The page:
With a consistent interface across devices, I could fly this drone without being forced to learn something new. Image transmission quality was excellent, with clear and high-res video right up to the edge of the drone’s transmission range.
Super (Creepy) Zoom
One of the features on the Mavic 3 Pro that weirds me out a bit is the “Explore” mode, a 28x mix of optical and digital zoom that results in a very creepy amount of reach.
I only fly my drone over public (and legal) lands or private property with permission of the owner, and I try to only record videos of someone’s property without recording behind walls or other privacy barriers.
As these examples show, it’s nearly impossible in an urban environment not to peer into someone’s life at 28x.
I’m not suggesting “Explore” mode should be removed; it’s a fantastic feature for scouting out a route from the air. Not sure if a waterfall in the distance is worth the flying time? Zoom in 28x and check it out before using battery time. But I’d recommend avoiding Explore mode in suburban or urban environments.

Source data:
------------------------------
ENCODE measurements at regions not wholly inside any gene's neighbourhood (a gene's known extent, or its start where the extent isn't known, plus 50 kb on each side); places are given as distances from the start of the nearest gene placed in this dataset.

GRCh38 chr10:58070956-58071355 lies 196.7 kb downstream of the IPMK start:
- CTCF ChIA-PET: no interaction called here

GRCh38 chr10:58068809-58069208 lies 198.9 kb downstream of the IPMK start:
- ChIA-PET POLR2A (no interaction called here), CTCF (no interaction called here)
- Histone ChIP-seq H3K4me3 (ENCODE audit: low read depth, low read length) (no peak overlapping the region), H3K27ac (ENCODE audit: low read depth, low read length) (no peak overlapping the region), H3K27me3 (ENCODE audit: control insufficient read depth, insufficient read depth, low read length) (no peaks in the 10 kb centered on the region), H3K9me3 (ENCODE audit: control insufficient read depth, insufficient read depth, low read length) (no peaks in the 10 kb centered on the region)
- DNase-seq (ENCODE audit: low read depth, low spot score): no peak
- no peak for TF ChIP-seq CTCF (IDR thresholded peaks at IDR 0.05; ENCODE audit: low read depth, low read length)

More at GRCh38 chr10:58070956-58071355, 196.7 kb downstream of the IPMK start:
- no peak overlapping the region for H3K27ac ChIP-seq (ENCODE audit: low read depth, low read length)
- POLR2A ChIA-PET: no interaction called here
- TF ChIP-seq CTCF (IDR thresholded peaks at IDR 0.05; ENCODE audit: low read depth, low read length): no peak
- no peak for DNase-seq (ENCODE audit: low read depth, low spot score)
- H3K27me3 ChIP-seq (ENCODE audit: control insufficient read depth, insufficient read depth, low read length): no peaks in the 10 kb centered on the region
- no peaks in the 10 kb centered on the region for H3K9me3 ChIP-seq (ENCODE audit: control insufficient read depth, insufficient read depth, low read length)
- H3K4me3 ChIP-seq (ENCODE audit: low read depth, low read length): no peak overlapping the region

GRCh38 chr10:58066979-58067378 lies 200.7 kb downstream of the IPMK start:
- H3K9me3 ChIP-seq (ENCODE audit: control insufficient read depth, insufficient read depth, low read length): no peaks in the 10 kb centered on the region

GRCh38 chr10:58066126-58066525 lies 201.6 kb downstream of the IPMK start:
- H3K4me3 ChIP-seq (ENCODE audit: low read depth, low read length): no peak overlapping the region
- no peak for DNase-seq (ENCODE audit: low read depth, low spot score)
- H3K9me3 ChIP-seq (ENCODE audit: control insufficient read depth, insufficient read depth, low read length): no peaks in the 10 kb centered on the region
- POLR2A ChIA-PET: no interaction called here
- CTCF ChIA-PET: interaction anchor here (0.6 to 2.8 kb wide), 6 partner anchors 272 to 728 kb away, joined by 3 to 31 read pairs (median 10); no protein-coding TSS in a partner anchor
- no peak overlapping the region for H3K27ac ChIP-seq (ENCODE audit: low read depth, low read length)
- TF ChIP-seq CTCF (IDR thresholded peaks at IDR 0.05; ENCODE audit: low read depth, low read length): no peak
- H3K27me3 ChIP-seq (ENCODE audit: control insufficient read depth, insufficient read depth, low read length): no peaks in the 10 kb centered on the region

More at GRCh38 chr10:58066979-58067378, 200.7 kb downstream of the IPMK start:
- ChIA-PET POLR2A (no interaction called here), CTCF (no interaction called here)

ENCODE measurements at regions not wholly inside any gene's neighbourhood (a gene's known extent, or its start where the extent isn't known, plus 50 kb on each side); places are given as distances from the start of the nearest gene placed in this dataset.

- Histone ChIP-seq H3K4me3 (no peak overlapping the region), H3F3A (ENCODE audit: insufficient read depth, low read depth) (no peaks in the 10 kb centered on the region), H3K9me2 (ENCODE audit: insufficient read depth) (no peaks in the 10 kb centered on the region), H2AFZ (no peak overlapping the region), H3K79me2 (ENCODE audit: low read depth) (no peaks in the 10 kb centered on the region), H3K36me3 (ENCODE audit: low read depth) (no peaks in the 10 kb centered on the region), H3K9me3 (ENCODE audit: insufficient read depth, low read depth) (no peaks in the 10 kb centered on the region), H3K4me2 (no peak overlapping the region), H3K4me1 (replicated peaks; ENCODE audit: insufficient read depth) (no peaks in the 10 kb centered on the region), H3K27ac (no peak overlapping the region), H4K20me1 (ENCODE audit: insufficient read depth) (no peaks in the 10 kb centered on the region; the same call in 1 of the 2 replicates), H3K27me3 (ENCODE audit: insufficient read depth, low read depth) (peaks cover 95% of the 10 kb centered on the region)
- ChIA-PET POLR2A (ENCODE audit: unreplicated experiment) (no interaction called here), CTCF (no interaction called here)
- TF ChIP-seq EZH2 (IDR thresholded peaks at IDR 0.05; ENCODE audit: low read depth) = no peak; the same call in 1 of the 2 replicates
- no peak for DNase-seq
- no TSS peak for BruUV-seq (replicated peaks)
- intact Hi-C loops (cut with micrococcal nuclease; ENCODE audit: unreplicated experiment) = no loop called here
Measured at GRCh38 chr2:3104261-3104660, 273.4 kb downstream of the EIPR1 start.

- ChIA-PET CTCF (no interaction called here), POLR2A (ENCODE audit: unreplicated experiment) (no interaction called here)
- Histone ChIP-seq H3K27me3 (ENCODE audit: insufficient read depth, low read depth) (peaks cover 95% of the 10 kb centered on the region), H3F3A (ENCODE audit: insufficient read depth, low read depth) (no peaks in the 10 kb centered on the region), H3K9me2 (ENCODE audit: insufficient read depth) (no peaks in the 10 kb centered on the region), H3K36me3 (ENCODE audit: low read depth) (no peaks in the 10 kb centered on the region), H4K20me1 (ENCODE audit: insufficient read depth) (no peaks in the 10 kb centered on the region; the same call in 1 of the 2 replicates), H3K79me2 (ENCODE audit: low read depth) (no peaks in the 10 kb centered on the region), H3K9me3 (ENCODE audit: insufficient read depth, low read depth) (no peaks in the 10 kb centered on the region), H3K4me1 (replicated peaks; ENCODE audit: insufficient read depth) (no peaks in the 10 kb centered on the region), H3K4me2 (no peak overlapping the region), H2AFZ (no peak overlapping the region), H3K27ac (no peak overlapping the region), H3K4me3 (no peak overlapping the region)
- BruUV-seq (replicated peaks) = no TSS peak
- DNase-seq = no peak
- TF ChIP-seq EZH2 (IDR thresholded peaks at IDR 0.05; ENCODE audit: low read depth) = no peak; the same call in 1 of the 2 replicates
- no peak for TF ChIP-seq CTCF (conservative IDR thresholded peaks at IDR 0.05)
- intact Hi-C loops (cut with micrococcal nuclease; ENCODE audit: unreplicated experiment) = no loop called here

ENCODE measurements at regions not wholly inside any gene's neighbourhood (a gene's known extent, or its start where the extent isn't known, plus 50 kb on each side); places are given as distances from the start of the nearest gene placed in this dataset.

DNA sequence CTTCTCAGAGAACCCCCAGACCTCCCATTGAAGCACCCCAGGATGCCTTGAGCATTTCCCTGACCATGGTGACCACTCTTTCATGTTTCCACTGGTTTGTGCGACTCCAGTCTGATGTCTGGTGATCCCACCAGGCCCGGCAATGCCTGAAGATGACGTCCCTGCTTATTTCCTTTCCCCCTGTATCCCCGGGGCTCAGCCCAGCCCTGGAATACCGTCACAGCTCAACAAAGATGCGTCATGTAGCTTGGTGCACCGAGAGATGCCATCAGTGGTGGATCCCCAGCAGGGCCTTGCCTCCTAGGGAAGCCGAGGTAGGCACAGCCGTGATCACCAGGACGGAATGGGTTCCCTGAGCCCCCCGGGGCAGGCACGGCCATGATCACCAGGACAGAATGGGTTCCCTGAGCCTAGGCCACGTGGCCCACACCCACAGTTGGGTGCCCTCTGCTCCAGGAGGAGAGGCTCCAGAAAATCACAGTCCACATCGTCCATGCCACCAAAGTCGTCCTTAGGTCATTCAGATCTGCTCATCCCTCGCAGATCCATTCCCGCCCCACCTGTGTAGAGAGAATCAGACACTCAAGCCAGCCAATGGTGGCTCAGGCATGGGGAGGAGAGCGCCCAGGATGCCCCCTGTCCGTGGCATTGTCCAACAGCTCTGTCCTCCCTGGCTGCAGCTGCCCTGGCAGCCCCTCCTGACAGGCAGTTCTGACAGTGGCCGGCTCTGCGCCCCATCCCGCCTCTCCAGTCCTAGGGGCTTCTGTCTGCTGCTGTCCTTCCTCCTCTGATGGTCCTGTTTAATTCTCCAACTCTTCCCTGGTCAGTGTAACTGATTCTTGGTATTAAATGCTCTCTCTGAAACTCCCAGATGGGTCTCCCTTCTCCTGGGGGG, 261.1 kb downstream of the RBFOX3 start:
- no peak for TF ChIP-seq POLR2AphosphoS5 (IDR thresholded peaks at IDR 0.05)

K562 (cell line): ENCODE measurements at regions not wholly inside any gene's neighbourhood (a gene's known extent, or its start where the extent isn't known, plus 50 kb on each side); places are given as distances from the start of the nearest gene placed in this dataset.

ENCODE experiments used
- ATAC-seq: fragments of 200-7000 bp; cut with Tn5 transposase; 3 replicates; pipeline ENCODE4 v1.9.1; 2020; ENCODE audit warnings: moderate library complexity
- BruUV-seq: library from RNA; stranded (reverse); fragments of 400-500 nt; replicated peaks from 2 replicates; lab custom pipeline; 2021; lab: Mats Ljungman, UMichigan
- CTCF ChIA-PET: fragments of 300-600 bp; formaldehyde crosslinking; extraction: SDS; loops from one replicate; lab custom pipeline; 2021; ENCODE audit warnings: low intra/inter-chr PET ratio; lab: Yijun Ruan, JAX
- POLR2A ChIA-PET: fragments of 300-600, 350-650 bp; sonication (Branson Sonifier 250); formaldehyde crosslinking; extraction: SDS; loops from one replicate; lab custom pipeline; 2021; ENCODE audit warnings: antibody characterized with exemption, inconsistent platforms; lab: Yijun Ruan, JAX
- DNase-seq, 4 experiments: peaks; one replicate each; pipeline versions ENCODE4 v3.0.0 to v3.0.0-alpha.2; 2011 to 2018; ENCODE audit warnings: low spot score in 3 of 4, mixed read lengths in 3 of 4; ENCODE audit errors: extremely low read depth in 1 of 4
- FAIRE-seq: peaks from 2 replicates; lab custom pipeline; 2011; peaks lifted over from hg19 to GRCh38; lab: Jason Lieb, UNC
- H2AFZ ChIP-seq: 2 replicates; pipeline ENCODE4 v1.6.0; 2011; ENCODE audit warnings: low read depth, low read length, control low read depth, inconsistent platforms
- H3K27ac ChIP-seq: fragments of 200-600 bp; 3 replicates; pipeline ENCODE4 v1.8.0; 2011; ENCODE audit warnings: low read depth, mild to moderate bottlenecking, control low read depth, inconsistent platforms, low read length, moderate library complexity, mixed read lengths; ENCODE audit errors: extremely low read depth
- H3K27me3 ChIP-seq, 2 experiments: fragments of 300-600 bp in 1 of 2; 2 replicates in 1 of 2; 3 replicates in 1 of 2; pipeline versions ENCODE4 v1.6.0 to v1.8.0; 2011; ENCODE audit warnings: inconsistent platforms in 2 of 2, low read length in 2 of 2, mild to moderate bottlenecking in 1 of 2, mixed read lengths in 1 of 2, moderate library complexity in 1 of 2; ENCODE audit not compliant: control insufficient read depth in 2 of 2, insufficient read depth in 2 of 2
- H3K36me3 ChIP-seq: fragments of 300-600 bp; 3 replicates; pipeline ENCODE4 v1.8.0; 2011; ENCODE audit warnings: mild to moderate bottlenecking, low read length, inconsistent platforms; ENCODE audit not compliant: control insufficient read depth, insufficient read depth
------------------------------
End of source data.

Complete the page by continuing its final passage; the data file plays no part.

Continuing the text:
A selection of images zooming in from 1x to 28x can be seen below.
DJI Mavic 3 Pro: A Real Pro Model for Real Pros
Drones are an exercise in compromise. Weight adds stability but reduces battery life. Bigger camera sensors lead to better images but increase weight. Better batteries allow better ranges, but that requires better transmission rates, and so on.
With the Mavic 3 Pro and Mavic 3 Pro Cine, DJI has made very few compromises. The most significant tradeoff is price, as the Mavic 3 Pro and controller combo is $2,200. The highest-end combo with the DJI Mavic 3 Pro Cine Premium Combo (drone, controller, batteries, pack, etc.) is $4,800.
Are There Alternatives?
DJI has worked hard to corner the drone market, and the DJI Mavic 3 Pro and Mavic 3 Pro Cine further cement the top-end remains controlled by DJI, meaning alternatives are just going to be other DJI drones.
Should You Buy It?
Yes. If you’re looking for a range of focal lengths for your drone photography and videography, the Mavic 3 Pro and Mavic 3 Pro Cine are your best choice.